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   A divided community 


It is easy to conclude that the Japanese American community all felt unanimously on issues, however this was not the case. Not only were there generational conflicts, there were also divisions on the attitude towards the United States. The Nisei, being taught in American schools had managed to become more Americanized than their parents.

  Yoo, Growing Up Nisei, pg.24

    Girl working behind vegetable stand

It was predominately cultural issues that caused the divides between children and parents. For example the parents did not like the way dancing was so close, and often the Nisei would dance in secret.

American boy-girl relations were alien to Japanese culture and made the parents feel uneasy. Arranged marriages were the custom in Japan, and found this "free and easy" culture hard to accept. ( Hosokawa Nisei 179). It was also hard for the Nisei whose parents insisted they were to have arranged marriages.

 A norm developed where the Nisei dated in the American way,  but also played with tradition.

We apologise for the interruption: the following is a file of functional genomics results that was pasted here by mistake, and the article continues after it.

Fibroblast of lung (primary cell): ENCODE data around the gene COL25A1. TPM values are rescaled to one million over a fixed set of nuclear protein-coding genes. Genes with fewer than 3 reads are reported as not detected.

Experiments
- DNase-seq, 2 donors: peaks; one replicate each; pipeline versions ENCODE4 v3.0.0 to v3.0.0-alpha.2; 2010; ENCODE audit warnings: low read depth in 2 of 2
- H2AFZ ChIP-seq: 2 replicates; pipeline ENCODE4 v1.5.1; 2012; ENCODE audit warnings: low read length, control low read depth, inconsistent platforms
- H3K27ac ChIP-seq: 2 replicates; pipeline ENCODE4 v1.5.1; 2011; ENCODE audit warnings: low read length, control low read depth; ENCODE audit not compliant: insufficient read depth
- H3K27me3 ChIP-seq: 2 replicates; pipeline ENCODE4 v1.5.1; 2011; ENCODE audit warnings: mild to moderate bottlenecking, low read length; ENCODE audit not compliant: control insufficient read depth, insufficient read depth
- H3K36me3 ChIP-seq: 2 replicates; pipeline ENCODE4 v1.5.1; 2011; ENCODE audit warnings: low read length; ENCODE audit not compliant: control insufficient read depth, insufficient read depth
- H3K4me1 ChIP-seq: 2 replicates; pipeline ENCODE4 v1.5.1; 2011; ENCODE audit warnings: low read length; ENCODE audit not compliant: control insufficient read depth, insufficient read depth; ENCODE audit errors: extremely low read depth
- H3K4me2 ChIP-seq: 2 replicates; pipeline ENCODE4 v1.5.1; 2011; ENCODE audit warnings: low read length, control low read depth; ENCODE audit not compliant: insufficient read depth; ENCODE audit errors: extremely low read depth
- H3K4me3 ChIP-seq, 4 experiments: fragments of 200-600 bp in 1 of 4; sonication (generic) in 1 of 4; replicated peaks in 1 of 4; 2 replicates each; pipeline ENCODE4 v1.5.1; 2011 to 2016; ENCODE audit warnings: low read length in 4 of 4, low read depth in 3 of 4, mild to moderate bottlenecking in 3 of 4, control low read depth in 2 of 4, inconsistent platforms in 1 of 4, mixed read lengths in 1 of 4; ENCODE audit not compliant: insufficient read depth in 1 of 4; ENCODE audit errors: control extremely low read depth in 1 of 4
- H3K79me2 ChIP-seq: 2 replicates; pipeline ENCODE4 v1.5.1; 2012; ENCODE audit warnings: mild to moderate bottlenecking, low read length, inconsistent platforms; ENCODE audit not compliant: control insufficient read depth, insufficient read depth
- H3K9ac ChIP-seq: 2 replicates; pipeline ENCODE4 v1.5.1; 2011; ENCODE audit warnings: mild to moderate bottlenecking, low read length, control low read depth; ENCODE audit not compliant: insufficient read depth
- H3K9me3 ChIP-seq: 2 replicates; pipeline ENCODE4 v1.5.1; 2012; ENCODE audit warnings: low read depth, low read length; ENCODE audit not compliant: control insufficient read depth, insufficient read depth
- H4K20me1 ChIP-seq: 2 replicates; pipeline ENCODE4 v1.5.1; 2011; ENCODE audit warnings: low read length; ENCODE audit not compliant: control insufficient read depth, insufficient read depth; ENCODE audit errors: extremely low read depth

The Nisei had learnt values of freedom for all. As a result they questioned the racist attitudes that they faced from their fellow Americans. This resulted in many Nisei publications to develop a voice.

Many Japanese Americans did not agree with JACL and did not appreciate the fact the JACL accommodated the Interment Camps. This was aggravated by the fact that the government took the JACL to be the voice of all Japanese Americans. 

Mike Masaoka, a leading figure in the JACL was against the idea to take cases to the Supreme Court, because he thought that it would be better  not to aggravate the government anymore. Naturally many did not feel that way, but rather the United States should pay the price for the atrocity it's government had caused. 

The divisions still exist today. There are those who can not understand how their fellow Japanese Americans could possibly pledge alliance to the United States, where others simply considered themselves  American, they knew no other culture or homeland.


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